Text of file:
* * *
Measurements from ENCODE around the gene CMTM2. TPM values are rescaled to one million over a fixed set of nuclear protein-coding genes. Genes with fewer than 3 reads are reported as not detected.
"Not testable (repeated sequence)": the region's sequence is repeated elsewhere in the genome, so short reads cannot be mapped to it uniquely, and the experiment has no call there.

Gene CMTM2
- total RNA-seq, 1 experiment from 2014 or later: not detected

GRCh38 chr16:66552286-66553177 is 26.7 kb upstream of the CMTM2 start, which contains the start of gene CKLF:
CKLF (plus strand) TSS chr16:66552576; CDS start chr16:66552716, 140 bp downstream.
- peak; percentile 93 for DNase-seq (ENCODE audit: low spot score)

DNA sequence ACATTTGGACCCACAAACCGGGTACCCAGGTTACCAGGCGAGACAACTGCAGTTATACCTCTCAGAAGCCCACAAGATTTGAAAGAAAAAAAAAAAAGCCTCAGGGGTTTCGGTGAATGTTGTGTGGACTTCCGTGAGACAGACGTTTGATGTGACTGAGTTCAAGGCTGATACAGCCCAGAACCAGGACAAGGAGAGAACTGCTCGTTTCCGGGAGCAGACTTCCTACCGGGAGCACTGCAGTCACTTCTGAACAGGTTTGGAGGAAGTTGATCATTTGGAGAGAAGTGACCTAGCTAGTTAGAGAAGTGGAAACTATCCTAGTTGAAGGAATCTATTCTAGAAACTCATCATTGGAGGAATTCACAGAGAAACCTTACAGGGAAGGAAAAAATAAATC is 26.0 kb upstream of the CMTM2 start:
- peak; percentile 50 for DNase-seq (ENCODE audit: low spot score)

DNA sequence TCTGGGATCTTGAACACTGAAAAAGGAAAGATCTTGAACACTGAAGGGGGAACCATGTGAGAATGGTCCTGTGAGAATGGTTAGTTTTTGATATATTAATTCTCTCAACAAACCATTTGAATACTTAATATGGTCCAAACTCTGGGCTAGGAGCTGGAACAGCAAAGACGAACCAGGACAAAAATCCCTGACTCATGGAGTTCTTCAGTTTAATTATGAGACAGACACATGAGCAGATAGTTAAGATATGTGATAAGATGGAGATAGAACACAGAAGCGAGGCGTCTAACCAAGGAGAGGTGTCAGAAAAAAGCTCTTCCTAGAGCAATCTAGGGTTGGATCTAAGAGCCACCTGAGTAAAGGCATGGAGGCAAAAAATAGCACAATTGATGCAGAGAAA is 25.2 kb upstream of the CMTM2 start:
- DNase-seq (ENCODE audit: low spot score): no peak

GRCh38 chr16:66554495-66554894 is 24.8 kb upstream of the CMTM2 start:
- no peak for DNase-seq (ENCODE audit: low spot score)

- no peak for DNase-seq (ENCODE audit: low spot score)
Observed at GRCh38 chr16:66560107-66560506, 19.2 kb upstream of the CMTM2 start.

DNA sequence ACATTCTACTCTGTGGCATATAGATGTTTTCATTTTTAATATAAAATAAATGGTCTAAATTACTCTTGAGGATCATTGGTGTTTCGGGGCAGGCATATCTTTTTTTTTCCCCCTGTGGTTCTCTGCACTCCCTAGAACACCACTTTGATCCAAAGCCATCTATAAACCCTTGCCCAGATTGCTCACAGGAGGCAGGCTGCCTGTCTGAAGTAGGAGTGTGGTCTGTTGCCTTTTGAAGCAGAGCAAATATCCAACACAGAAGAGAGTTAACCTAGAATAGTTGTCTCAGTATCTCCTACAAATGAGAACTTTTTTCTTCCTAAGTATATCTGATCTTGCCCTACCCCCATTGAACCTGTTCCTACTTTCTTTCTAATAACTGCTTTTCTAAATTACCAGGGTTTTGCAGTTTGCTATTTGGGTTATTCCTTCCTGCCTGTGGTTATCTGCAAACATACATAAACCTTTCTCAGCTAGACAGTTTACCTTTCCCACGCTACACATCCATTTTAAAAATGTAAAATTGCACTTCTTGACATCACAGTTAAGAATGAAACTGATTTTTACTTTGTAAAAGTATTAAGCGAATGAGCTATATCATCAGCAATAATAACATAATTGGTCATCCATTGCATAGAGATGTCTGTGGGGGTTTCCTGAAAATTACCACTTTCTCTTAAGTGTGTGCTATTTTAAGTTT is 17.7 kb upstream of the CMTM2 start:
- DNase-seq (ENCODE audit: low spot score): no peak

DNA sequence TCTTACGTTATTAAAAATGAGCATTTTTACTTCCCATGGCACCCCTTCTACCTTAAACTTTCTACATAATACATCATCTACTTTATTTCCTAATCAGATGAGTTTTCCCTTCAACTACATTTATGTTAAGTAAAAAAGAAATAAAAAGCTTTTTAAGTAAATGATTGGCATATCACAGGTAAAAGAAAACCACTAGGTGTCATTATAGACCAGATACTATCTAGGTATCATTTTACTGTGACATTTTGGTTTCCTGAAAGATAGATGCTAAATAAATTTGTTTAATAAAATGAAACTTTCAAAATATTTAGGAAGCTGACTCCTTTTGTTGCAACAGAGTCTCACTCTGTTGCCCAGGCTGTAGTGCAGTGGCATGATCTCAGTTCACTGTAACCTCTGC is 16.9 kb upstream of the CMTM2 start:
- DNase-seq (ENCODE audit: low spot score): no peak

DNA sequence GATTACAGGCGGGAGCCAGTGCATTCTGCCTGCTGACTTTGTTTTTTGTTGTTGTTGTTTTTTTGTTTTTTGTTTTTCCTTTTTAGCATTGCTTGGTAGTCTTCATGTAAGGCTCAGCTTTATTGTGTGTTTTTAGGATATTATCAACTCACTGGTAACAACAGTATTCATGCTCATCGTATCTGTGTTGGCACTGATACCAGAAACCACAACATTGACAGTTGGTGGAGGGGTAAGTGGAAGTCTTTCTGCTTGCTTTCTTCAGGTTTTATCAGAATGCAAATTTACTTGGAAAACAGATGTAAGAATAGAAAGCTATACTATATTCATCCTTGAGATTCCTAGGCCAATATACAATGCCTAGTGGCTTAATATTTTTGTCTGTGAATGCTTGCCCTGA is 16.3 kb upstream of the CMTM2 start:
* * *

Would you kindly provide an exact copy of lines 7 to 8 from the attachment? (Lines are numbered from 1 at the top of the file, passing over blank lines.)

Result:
- peak; percentile 93 for DNase-seq (ENCODE audit: low spot score)

DNA sequence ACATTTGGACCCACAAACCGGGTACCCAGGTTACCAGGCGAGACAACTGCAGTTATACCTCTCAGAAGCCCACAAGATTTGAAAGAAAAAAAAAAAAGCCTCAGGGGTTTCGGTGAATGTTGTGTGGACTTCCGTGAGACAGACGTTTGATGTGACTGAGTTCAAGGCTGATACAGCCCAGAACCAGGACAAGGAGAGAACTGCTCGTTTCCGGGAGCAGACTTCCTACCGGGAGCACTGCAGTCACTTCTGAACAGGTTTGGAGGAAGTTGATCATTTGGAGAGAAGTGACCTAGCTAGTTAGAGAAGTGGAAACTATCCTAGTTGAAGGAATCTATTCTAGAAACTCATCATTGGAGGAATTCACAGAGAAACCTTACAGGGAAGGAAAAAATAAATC is 26.0 kb upstream of the CMTM2 start: